Fear of pain reduces the effect of a placebo intervention on pain
AuthorForsberg, June Thorvaldsen
Placebo analgesia refers to a reduction in pain after a placebo treatment has been provided. Fear of pain has been shown reduce placebo analgesic response. The present study investigated if experimentally induced fear of pain reduces the efficacy of a placebo intervention on pain. A balanced within-group design (n = 45) with a natural history, a placebo, and a placebo+fear condition was employed. In the placebo condition the participants were exposed to heat stimuli before and after administration of placebo capsules with information that they were given an analgesic. In the placebo+fear condition the participants were told, after the administration of the placebo capsules, that they would receive electric shocks before the next block of heat stimuli. On group level we found no placebo effects on reported pain intensity, pain unpleasantness and stress. We thus restricted our analysis to those who actually showed a reduction in pain after the administration of placebos (n = 18). In these respondents we observed that the placebo effect was diminished in the placebo+fear condition, however fear of pain did not predict placebo response in this group. In the startle reflex data we found a placebo effect on group level (n = 45). This placebo effect was reduced in the placebo+fear condition. The participants showed a potentiated startle reflex immediately after the induction of fear of pain, preventing a placebo response on pain to occur. Experimentally induced fear of pain thus seems to be related to a reduced placebo response.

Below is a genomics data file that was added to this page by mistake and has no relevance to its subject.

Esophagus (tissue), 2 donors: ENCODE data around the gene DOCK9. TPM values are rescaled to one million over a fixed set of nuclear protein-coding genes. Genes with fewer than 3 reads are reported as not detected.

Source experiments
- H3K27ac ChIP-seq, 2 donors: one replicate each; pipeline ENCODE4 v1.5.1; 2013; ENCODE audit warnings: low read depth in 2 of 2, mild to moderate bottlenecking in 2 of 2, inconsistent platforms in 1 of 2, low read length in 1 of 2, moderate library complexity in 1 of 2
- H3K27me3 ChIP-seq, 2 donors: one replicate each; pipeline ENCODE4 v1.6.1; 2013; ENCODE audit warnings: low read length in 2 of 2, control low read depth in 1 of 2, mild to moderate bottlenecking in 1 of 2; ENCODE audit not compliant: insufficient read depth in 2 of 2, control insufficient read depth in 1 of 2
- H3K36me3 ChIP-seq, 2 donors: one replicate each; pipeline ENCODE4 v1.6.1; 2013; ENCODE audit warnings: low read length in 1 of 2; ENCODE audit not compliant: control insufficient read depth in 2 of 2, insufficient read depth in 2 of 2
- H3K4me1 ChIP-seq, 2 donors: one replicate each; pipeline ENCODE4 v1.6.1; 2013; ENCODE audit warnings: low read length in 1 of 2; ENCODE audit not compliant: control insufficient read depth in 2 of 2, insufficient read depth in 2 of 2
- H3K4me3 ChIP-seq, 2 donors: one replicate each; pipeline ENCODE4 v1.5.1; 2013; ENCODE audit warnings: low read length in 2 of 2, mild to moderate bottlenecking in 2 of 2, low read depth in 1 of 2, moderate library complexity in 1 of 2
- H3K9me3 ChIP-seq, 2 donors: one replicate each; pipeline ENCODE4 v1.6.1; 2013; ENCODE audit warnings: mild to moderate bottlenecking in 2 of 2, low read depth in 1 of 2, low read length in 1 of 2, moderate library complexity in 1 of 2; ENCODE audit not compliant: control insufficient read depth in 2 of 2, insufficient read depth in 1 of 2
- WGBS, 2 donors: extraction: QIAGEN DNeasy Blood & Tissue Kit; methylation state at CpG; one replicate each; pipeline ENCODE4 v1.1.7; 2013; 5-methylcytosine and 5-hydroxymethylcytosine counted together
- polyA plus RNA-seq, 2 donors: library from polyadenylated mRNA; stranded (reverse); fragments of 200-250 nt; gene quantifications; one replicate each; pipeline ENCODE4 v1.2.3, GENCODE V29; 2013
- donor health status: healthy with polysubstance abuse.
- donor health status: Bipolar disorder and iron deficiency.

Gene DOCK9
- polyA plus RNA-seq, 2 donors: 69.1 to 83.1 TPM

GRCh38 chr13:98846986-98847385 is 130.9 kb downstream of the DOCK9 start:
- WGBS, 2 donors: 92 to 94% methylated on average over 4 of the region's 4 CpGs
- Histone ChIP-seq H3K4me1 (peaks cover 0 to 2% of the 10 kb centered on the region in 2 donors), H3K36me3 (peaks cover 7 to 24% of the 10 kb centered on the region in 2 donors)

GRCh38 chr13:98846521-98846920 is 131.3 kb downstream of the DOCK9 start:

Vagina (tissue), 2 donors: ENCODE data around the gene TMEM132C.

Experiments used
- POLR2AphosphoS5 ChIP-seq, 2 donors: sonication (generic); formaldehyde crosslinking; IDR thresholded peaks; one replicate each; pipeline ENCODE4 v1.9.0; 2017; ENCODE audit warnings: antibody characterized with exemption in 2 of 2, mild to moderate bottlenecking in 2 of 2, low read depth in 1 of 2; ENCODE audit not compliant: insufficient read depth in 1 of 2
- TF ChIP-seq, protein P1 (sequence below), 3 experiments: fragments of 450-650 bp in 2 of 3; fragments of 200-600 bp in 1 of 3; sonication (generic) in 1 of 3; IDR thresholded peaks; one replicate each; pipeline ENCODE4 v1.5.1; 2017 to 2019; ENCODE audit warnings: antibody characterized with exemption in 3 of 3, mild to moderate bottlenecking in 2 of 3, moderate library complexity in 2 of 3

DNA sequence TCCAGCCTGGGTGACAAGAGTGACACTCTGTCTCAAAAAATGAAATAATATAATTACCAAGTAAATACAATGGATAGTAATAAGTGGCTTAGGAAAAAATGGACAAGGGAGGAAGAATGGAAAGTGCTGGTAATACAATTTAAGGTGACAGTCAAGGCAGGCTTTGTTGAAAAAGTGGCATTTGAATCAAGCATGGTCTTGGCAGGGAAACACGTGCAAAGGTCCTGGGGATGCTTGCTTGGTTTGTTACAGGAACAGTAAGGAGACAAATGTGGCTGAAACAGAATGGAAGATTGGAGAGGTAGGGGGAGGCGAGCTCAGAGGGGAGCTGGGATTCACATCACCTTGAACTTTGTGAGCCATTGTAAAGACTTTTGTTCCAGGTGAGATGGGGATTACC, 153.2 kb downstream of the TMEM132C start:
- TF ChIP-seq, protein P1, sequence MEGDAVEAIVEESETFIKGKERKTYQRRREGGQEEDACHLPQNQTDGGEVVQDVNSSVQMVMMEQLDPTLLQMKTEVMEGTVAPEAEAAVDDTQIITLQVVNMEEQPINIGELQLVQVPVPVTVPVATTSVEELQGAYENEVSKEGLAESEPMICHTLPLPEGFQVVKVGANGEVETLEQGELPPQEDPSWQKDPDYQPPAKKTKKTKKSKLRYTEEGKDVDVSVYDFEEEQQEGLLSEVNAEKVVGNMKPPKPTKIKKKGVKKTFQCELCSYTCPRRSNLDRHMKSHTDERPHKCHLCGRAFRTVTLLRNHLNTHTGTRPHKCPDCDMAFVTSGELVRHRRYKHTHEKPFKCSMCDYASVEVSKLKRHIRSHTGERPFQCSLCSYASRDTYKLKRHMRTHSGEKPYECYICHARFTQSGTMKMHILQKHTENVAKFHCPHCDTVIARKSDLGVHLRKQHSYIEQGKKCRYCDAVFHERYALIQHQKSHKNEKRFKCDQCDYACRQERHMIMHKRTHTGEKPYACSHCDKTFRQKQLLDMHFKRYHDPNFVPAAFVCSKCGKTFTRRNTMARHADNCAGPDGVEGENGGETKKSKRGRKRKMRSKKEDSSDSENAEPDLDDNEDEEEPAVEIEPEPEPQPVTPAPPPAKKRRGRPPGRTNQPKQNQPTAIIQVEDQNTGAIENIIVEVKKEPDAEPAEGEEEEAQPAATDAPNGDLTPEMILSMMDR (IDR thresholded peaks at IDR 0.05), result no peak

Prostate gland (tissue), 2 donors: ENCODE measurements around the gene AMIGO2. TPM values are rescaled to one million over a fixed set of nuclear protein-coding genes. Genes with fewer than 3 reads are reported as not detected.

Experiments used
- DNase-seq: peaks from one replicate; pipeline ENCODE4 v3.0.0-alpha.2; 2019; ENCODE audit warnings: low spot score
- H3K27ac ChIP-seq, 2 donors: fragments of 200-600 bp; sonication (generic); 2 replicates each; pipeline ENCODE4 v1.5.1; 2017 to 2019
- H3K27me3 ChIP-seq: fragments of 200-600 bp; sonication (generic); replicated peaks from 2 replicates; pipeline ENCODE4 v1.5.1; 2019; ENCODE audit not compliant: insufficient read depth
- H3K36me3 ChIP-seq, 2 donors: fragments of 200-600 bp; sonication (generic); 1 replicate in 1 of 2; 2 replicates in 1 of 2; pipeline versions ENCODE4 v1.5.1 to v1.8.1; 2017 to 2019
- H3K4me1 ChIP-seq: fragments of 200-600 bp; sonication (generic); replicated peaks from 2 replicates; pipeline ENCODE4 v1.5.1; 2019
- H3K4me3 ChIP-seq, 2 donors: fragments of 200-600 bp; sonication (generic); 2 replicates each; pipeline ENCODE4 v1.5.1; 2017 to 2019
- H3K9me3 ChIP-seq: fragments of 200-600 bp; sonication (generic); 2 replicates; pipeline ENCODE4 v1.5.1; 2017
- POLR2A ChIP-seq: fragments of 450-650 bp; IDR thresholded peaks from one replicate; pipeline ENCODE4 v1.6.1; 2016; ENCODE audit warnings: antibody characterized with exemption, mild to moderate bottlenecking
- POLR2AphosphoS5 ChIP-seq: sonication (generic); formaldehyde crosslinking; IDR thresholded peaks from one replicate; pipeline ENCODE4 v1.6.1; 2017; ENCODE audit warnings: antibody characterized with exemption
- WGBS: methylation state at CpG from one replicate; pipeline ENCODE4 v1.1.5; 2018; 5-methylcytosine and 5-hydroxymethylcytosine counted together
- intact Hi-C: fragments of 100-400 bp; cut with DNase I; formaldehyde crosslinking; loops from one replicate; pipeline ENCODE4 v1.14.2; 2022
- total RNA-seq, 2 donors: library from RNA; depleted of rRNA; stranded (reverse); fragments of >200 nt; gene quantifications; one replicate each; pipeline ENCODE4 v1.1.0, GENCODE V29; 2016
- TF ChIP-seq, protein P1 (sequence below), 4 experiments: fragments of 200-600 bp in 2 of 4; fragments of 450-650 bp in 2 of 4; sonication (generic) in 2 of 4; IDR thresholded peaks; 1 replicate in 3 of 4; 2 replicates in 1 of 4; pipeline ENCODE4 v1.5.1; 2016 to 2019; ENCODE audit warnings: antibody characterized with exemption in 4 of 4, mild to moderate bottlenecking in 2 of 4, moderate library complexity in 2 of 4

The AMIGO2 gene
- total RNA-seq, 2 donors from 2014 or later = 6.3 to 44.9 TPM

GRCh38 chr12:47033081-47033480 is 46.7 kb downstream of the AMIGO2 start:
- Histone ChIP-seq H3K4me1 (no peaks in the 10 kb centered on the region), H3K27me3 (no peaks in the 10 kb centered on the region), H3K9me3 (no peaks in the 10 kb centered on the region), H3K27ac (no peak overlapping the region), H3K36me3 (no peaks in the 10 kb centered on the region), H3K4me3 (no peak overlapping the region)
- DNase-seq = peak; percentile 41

PublisherUniversitetet i Tromsø
University of Tromsø
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